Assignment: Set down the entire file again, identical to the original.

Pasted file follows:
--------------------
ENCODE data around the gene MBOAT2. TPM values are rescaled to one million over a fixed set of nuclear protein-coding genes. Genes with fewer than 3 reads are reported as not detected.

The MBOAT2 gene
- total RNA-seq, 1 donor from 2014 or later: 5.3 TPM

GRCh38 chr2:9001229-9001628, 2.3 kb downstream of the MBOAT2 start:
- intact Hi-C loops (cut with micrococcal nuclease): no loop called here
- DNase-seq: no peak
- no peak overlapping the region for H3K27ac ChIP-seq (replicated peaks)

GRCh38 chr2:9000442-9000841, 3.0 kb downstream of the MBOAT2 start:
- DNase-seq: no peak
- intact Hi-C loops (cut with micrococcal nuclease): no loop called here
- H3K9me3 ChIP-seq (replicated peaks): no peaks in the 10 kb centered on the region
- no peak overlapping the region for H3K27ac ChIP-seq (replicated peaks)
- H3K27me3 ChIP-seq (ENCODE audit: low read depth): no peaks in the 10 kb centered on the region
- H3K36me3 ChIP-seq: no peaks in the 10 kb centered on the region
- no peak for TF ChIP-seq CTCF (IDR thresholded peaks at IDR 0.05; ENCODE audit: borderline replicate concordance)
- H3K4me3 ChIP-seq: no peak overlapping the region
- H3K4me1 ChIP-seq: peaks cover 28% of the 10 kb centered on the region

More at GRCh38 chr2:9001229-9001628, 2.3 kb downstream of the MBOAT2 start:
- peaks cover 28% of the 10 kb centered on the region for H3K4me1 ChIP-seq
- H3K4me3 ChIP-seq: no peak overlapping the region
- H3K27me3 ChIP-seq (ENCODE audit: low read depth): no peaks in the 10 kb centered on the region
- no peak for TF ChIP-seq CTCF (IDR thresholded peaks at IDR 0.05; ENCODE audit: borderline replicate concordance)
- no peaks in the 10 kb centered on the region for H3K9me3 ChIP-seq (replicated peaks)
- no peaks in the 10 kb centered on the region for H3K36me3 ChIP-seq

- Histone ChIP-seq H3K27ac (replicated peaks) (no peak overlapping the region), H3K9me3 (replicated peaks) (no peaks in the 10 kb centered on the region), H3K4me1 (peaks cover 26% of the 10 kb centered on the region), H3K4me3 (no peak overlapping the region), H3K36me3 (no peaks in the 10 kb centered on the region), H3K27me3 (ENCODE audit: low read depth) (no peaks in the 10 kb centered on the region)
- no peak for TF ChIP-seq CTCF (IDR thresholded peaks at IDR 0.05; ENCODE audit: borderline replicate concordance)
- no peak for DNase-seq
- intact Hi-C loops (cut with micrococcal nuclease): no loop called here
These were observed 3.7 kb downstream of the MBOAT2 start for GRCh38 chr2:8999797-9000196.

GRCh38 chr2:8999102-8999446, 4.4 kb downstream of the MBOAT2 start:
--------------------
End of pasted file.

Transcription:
ENCODE data around the gene MBOAT2. TPM values are rescaled to one million over a fixed set of nuclear protein-coding genes. Genes with fewer than 3 reads are reported as not detected.

The MBOAT2 gene
- total RNA-seq, 1 donor from 2014 or later: 5.3 TPM

GRCh38 chr2:9001229-9001628, 2.3 kb downstream of the MBOAT2 start:
- intact Hi-C loops (cut with micrococcal nuclease): no loop called here
- DNase-seq: no peak
- no peak overlapping the region for H3K27ac ChIP-seq (replicated peaks)

GRCh38 chr2:9000442-9000841, 3.0 kb downstream of the MBOAT2 start:
- DNase-seq: no peak
- intact Hi-C loops (cut with micrococcal nuclease): no loop called here
- H3K9me3 ChIP-seq (replicated peaks): no peaks in the 10 kb centered on the region
- no peak overlapping the region for H3K27ac ChIP-seq (replicated peaks)
- H3K27me3 ChIP-seq (ENCODE audit: low read depth): no peaks in the 10 kb centered on the region
- H3K36me3 ChIP-seq: no peaks in the 10 kb centered on the region
- no peak for TF ChIP-seq CTCF (IDR thresholded peaks at IDR 0.05; ENCODE audit: borderline replicate concordance)
- H3K4me3 ChIP-seq: no peak overlapping the region
- H3K4me1 ChIP-seq: peaks cover 28% of the 10 kb centered on the region

More at GRCh38 chr2:9001229-9001628, 2.3 kb downstream of the MBOAT2 start:
- peaks cover 28% of the 10 kb centered on the region for H3K4me1 ChIP-seq
- H3K4me3 ChIP-seq: no peak overlapping the region
- H3K27me3 ChIP-seq (ENCODE audit: low read depth): no peaks in the 10 kb centered on the region
- no peak for TF ChIP-seq CTCF (IDR thresholded peaks at IDR 0.05; ENCODE audit: borderline replicate concordance)
- no peaks in the 10 kb centered on the region for H3K9me3 ChIP-seq (replicated peaks)
- no peaks in the 10 kb centered on the region for H3K36me3 ChIP-seq

- Histone ChIP-seq H3K27ac (replicated peaks) (no peak overlapping the region), H3K9me3 (replicated peaks) (no peaks in the 10 kb centered on the region), H3K4me1 (peaks cover 26% of the 10 kb centered on the region), H3K4me3 (no peak overlapping the region), H3K36me3 (no peaks in the 10 kb centered on the region), H3K27me3 (ENCODE audit: low read depth) (no peaks in the 10 kb centered on the region)
- no peak for TF ChIP-seq CTCF (IDR thresholded peaks at IDR 0.05; ENCODE audit: borderline replicate concordance)
- no peak for DNase-seq
- intact Hi-C loops (cut with micrococcal nuclease): no loop called here
These were observed 3.7 kb downstream of the MBOAT2 start for GRCh38 chr2:8999797-9000196.

GRCh38 chr2:8999102-8999446, 4.4 kb downstream of the MBOAT2 start: